take pi ananihly, aad lha .
traordluary Urawiaaa rraxnlarly e
ery Ihrra anontba Inaiatad af nanil.
Aannally "".herrtafor. brglnnlua'
narrb. 1MM.
a Bri.ri"in opfoktitnitt to
aarll IS, IHaa-ISIat Monthly Drawing.
1OO.000 Tlokaia at Five laollara Eawk.
rrallana. In rmiaa. In
list or PRizEa.
1 Caplul prita -.. I T5.0T0
1 Capital priaa f. MiO
1 Capital priie . 10.WS
2 Priaaa ot) - .
6Priaeaof 2ti ......... JO.UO
10 Priaeaof W - t0,(0
80 Priaeaof 601) lO.WO
100 Priaeaof 3(10 y.0
3(0 Priaeaof 100 S0.!
ftoO Priaaa of 60 0
10UO Priaaa of 2S IbrM
( Approximation priaaa of 7V....... t.Vi
9 ApproiimatioB priaaa of 6"J..... .
9 Approximation priaaa af 2S0..... I.
1W7 Prtaai, amounting to... ,.IMiM
Application for rataa to elabl ihoald ba
mad. only to Ilia office of the Company is
For further Information write clearly,
ytTina fall addreaa. POfaTAI. WOTKat, Ki-
rireaa Monej Ordara, or Naw York Biohaoge
n ordinary letter. Correnoy by Kipraaa (all
anma of S& and upward at oar axpenae),
Maw Orleana, Lav
Or M. A. narpmsi,
Waaklnarion D. f..
or at Weat Conrt HU, Heanpkla, Tenn
Sato P. 0. Money Orders payable
anrt address Kea-istered Letters U
Waw arrlaaana. l a
9,1 aaMna w,..
I.IVt-"t ,
w, p.. m .i. a, a
Beapeeaabla lamsTariala
savor deoaiia the public, bnt beware of tha
Cheap Joba drattlaU who offer yon a plaater
called "Capeienm," " Capaiein." "Capa
eis" or " Capaieina," and toll you It la tub
tantiatly tba lama aa lb genuine Benaon'l
Capcina Plaater, or area batter. They aaa
leea for tha ImiUtion, for iteoaU ten; butat
a remedial agent it la abiolutely worthleaa
J ba tepnUtion of Benaon'l at tha only I al
ter poaaeaa ns actual and high curalie auai
itiea ia lha remit of many year.' auerimerit
and honorable dealioga i.n lha part of lha
propnefra 1 aad oU phynciana. puarme
eiata and "ragi U indor-e it H the be-te'er
marfe. Proteel yoaraMf agamat dewp ioa
by bajing of rtpuiable dealca ouly, and
aroid nuaiahca by paraonal elimination.
The g.aui-a haatha " Thr a baaj. ' w.de
mara.ana in tha renter la eut.thelward
" Oacina." ,,,-rr ii.ianaaWliJa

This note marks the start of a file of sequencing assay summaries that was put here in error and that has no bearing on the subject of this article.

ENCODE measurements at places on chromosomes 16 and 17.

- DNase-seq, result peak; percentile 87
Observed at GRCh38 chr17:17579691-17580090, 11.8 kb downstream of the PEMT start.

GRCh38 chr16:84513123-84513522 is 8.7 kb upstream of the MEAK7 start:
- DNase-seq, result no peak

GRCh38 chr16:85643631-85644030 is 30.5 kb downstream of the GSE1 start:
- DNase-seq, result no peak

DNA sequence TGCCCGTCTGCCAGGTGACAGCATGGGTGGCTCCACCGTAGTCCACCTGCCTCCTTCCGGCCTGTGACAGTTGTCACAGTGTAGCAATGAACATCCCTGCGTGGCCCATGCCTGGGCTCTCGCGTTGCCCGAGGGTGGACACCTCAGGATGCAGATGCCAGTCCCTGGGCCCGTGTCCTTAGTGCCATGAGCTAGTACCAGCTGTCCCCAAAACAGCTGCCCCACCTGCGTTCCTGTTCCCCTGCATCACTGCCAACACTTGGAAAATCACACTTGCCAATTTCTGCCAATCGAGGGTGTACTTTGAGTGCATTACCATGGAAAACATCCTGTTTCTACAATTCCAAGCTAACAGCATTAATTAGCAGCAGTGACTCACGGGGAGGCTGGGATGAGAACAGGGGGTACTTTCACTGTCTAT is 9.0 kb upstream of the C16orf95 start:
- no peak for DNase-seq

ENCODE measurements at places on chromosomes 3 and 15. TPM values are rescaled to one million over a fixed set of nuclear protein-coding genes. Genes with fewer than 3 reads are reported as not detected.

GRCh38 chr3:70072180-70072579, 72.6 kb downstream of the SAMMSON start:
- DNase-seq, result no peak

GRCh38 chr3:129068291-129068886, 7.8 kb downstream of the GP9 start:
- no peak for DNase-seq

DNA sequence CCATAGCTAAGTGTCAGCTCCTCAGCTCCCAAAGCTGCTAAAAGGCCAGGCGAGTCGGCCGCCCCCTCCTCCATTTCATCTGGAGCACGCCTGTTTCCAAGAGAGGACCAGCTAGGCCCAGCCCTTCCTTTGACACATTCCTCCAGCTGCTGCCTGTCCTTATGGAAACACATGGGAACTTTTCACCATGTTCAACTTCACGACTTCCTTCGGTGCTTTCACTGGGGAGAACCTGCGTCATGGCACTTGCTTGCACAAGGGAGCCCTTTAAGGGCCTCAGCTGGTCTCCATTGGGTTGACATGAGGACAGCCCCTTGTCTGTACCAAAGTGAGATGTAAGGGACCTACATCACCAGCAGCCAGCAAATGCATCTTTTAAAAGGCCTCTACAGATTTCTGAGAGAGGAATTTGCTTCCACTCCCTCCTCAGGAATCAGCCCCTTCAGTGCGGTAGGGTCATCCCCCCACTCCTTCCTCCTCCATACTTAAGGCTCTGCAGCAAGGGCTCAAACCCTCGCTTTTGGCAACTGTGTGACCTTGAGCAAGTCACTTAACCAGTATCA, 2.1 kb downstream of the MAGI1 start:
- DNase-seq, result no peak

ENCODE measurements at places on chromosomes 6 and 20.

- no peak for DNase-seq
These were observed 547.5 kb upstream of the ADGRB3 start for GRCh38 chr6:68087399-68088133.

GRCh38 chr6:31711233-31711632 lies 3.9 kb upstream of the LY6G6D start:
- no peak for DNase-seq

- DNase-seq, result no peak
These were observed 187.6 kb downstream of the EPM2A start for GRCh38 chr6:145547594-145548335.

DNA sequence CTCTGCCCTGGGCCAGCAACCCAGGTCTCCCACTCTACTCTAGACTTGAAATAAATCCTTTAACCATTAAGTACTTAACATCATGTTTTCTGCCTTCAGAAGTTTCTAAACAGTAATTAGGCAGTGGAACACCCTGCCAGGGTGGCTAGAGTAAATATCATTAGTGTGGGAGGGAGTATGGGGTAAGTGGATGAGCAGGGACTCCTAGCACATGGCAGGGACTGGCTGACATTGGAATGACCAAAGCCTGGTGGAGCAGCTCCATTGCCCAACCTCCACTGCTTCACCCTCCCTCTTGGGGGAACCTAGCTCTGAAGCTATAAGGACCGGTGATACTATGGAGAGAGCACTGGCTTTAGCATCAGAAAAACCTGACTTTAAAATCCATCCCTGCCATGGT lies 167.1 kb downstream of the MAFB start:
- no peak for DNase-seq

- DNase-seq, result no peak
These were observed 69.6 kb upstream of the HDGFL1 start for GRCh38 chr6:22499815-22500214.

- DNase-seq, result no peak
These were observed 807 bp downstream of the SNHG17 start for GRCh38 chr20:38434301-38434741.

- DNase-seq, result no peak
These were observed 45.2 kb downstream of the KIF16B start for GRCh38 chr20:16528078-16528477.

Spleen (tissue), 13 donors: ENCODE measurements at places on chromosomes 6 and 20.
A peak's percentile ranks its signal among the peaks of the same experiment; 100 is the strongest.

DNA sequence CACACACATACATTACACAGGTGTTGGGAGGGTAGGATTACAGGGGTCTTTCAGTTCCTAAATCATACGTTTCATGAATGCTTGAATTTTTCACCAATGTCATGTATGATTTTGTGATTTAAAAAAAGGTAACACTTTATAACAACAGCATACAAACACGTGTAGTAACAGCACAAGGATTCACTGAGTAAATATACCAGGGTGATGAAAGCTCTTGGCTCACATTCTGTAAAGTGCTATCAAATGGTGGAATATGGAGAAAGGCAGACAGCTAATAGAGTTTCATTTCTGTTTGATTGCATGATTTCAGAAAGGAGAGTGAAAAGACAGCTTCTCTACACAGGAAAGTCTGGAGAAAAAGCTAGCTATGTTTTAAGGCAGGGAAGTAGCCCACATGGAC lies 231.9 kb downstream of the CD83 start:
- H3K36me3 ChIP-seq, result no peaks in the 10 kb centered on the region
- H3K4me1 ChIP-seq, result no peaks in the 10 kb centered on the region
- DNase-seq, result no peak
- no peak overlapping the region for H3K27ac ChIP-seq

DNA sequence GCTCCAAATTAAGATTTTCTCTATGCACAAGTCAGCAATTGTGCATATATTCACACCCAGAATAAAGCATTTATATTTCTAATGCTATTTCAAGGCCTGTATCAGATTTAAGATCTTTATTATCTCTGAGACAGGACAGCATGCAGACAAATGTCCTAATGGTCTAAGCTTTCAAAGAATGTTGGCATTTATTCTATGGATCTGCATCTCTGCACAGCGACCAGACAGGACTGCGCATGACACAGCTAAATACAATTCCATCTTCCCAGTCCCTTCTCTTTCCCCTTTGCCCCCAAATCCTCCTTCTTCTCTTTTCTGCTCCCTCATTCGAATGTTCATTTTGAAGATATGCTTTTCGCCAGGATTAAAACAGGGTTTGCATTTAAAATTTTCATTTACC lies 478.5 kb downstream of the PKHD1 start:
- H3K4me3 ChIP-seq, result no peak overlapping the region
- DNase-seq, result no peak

NirOLEON UILL, President. V. N. WILKFKSOJ, Tlee-PresWea
H. J. LT, Cashier.
H ITyviti hi n fliTTf Minn 0 fl f-v'l
iijiOlUu 111 MO ( bijll
3, MAHtiFliLD, D. H. MYl.Kii, W. D. BKTUKLU
lfllc 19 TTfailUnn Mtrt. euuplil. Tenn
1. i . URBASON 4 GO.
VHiG.csair Grocers k Cotton Factors,
ih KroAit Mtreett MempHlav, Tenia.
Cotton cuvr l '" will hue uur creful attention. Wi carry at all time .rt-
aeleoud ttock o.
Staple &. Fancy Groceries, Wines, Liquor,Tobact(i & Cigart;
Anal will aall na liw na tti lwaal,
lCIt'H41lI A. McCHKUY, t t I t t rrealdent.
Hntrrndvr Valnaa Indoraaal on Pallrlaa. Ha Forrrllnr). Chaaawt
In lb HrlU.
.XjXSZK.. BRBKINB, IWI. P.. I s s Bxatmlner.
IVo. 2 Cotlon FxcliniiKe llnlldluii. MruipblM.
BrMlsr Car WorKs s MaonfaGt'o: Co
lliinbley. Ark.,
Doors, Hash, BHbif, lrrrssd Flnorlasr, Oillns;, Wsather-Boardlnr
C'yprcam Nlilnnlc. LrIum, l.tc.
par Our fKillltiea are unanrpaeed by any rawmlll in tha South for 11 Ins ordara promptly.
Flooring, Ceiling, Hiding, Btep Lumber and Cvpraaa tthinalea a apeoiall i alao, Kraailn g
Aamber 01 all dlmaaaiODa. na maaa tna
aolisllad and
No. 124 JefPernon Stroet Memphis, Teimesm,
XiT Hill pay Wood Prior for MOTKN, iilX FALLS Mid
TKAM1IY COTTON of all deHorlptloun. Mend for Clronlavr
and Prices Paid.
UNT -W- S JE3 E! !H3 JEL S, Jr.
75 Vanoa Street, Mfrniphlw. Tenn.
8LEDUE BBOHof Cono, Miss. F. M. JiOUFLEET, Besldeat l'artaer.
No. 3flr TraTit Street
!.. warm.
John M. niuaa.
And Commission Merchants
m and 234 Front St., Memphis, ?enn.
Mr. I. N. RAINKY der ilea hit whole time to the weiahlng and 'a ol all Cottea antrnatad
nme fhf. fl..tt.n W irwQM.w. Vv..hinrtow rnn.
Farming Tools, Grass Seed, Garden Seed, Onion
1' , .. VAV" .
, V
SOAni? OX1
LOllfs U AN aU Hi. TUU M A"
J AM bo 8. ROBlNdON.
arDaaottta raoalrad la anma or wa ana
$h:!'V " ih. sarrU.
iTprSAUOMaTri' m. WOLOSUIIH, Tleo-Frwidsat,
is. Co.
IrfuanM?tnrera !
nnoiaeaia Duainaaa a apeoiat ia.aiw.
promptly Oiled.
MemTiTita1 TewiT .nna.a
I. J. tUa'
Chickasaw Ironworks
SoA.4 Wamahla Tan
w..a ai ill..
DKlun, uvuria, oa
' . . . a a i ii
llraaiora sjorn ana n snu
C otton Vr?m, Cotton 411 n-u
Shafting, Pulleys, fcic.
BPfcCIAL WOrii;av-Wa arapraaaraawau araaaa.
on a. . notioa, for tha eaU. rataef anaa
Waini fnlla. Wa oarry ia ttaok arar
Two Hondred Aaaortad Mart.
aVnd for Q)1otTia and Prlwa-llat.
Bjjfi B.
;jAMi3 A. OWBUMt.
"a"". 17. i aT..d a. ... BW-
Hiauaiu ran.no.
apaaru, .u